As Seen On TV: 1977 Moto Guzzi T3 Cafe Racer
Every time a Tonti-framed Guzzi comes up for sale, particularly the T-models, I feel the need to launch into my spiel about how they’re such a great platform for customized café bikes and roadsters because of their sleek silhouette and low stance. Well, with this 1977 Moto Guzzi T3, it looks like someone’s already done the work for you, and the results speak for themselves.
For the uninitiated, Lino Tonti’s new frame was designed in 1971 to house their v-twin in the V7 Sport. It was designed to provide rigidity, a low center of gravity, and ease of service, with lower frame rails that detached so the engine can be easily removed. It was so effective that Guzzi was able to use it for the next forty years in various iterations of the Sport, Le Mans, and T-series bikes, and this allows for pretty good parts interchangeability between models.
With pretty good aftermarket support, a solid range of performance upgrades, and classic good looks, these Moto Guzzi models provide an excellent platform for building everything from a really great resto-mod backroad blaster to a vintage track bike.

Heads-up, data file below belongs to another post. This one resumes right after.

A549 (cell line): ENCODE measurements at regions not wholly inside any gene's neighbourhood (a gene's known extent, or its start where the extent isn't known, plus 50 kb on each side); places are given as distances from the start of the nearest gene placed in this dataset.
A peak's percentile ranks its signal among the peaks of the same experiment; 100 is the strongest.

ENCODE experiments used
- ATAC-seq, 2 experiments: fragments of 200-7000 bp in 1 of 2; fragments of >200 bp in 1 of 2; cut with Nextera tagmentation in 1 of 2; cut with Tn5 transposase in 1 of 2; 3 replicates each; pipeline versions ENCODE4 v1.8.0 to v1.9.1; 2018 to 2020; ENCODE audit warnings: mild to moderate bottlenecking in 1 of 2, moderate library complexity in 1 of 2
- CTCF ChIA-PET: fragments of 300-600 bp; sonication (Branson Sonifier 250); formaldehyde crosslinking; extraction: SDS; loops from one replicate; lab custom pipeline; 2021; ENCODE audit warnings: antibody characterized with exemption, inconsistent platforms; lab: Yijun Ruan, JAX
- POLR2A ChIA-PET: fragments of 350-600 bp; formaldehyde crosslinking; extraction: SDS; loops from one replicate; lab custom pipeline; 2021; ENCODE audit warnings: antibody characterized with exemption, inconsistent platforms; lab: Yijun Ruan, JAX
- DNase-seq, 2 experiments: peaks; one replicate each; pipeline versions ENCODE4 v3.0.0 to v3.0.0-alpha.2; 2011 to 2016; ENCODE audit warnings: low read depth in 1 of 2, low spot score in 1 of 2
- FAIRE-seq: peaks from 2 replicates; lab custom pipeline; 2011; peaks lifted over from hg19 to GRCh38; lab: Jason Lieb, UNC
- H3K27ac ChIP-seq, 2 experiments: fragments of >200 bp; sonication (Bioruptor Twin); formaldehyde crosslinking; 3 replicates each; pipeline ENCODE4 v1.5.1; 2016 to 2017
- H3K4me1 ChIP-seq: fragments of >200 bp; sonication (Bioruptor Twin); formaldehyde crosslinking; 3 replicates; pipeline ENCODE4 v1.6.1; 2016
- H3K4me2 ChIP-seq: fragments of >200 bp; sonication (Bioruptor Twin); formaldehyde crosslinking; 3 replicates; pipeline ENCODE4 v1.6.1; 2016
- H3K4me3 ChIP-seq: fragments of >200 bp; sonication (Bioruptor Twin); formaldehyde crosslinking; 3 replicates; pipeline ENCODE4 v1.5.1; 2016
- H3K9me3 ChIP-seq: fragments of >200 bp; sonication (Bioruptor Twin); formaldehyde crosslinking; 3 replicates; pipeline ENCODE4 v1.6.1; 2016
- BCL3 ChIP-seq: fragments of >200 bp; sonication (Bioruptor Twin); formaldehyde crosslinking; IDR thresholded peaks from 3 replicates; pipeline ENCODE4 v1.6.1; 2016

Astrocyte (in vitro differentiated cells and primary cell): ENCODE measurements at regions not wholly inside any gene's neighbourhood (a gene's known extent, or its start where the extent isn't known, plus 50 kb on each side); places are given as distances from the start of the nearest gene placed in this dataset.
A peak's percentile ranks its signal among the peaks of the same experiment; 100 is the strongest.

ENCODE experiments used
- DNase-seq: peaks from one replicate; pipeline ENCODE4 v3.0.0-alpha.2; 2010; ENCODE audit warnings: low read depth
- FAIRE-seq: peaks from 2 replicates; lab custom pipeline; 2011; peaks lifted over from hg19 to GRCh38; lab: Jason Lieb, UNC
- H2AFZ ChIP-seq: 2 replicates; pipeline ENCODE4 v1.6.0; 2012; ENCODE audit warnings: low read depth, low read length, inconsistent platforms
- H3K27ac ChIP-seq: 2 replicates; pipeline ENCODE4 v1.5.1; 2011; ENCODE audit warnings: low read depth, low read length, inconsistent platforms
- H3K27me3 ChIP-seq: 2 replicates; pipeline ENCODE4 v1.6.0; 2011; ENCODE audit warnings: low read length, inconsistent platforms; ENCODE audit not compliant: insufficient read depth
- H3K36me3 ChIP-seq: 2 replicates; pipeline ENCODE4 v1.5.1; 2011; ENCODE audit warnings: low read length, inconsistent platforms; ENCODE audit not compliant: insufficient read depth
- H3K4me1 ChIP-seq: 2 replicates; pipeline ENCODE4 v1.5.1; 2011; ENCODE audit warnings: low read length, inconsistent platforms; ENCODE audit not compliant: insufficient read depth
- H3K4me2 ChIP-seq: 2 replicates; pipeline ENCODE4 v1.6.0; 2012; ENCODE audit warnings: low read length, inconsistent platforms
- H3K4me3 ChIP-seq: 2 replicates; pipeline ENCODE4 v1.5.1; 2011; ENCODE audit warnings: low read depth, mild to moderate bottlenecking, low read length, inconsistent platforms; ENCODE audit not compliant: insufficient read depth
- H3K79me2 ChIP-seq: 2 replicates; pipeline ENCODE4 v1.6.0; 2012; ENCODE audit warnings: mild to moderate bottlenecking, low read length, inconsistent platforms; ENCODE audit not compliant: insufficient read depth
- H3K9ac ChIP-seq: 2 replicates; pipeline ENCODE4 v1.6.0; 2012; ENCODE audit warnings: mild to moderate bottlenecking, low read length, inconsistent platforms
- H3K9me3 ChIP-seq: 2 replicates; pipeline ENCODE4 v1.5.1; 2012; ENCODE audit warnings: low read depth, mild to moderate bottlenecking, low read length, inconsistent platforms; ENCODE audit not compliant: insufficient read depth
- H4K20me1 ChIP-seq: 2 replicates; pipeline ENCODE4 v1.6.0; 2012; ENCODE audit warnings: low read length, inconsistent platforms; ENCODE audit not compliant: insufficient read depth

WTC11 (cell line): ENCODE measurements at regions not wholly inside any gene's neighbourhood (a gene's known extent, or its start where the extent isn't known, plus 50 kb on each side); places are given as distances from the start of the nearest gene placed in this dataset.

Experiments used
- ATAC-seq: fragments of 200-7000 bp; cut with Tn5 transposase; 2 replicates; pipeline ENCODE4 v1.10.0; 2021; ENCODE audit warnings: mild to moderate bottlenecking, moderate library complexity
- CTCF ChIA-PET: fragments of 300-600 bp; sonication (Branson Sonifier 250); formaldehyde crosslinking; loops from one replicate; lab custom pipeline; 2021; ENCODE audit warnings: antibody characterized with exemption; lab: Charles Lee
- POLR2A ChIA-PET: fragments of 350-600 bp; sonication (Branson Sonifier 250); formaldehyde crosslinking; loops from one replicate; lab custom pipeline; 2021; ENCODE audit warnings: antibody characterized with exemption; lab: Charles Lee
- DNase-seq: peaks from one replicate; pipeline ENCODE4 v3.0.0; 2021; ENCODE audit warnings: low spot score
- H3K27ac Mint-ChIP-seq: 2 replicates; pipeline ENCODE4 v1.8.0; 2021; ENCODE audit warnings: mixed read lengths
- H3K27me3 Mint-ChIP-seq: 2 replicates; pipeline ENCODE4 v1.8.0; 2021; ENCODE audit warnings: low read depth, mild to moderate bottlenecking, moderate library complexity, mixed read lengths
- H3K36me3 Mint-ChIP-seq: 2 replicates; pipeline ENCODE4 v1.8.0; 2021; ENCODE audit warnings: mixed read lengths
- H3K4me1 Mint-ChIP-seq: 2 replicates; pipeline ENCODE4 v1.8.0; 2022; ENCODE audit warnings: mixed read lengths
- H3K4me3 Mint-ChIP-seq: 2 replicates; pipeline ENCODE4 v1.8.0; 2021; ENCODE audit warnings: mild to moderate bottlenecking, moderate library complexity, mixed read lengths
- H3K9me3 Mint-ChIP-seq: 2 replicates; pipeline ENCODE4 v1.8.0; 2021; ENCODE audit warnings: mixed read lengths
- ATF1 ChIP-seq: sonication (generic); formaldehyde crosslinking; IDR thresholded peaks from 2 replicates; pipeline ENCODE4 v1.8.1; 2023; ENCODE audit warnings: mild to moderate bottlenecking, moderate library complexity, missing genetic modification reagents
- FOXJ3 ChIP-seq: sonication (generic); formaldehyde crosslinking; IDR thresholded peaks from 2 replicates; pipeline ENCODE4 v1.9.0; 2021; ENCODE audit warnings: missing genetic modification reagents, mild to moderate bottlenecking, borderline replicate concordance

From the original eBay listing: 1977 Moto Guzzi 850 T3 Custom Café Racer for Sale
This is the custom Grey Dog Moto built Moto Guzzi 850 T3 featured on Cafe Racer S4 Ep1. The episode and bike can be viewed on YouTube.The Guzzi GP racer Ben Bostrom test rode at the Alameda Naval Air Station at 114 mph and commented was one of the best bikes he had ridden for the Cafe Racer show.
Not a huge fan of the tail section and I’d prefer a different gauge: you should be able to ride a big Italian twin without one eye on the tach, but I prefer a big rev-counter just for aesthetic reasons, something by MotoGadget if I wanted modern multi-functionality or a big, white Veglia for classic style. But that tank and paint look perfect and this should be tons of fun to ride, combining Guzzi’s famous long-legs with modern-ish performance and very modern brakes, courtesy of the R1 front end and brakes.
And if you want to get a good idea of how much care really went into its creation, you can just watch the show! Seriously, even if I had the money to buy and any interest in those overstyled chrome abominations from Orange County Choppers, I’d never buy one after seeing how they build them…
$18,000 is pretty steep for a T3, but if you think of it as a one-of-a-kind motorcycle you could ride every day, it starts to make more sense. The seller describes it as a bike to ride, not for one show and we wouldn’t want a Guzzi any other way.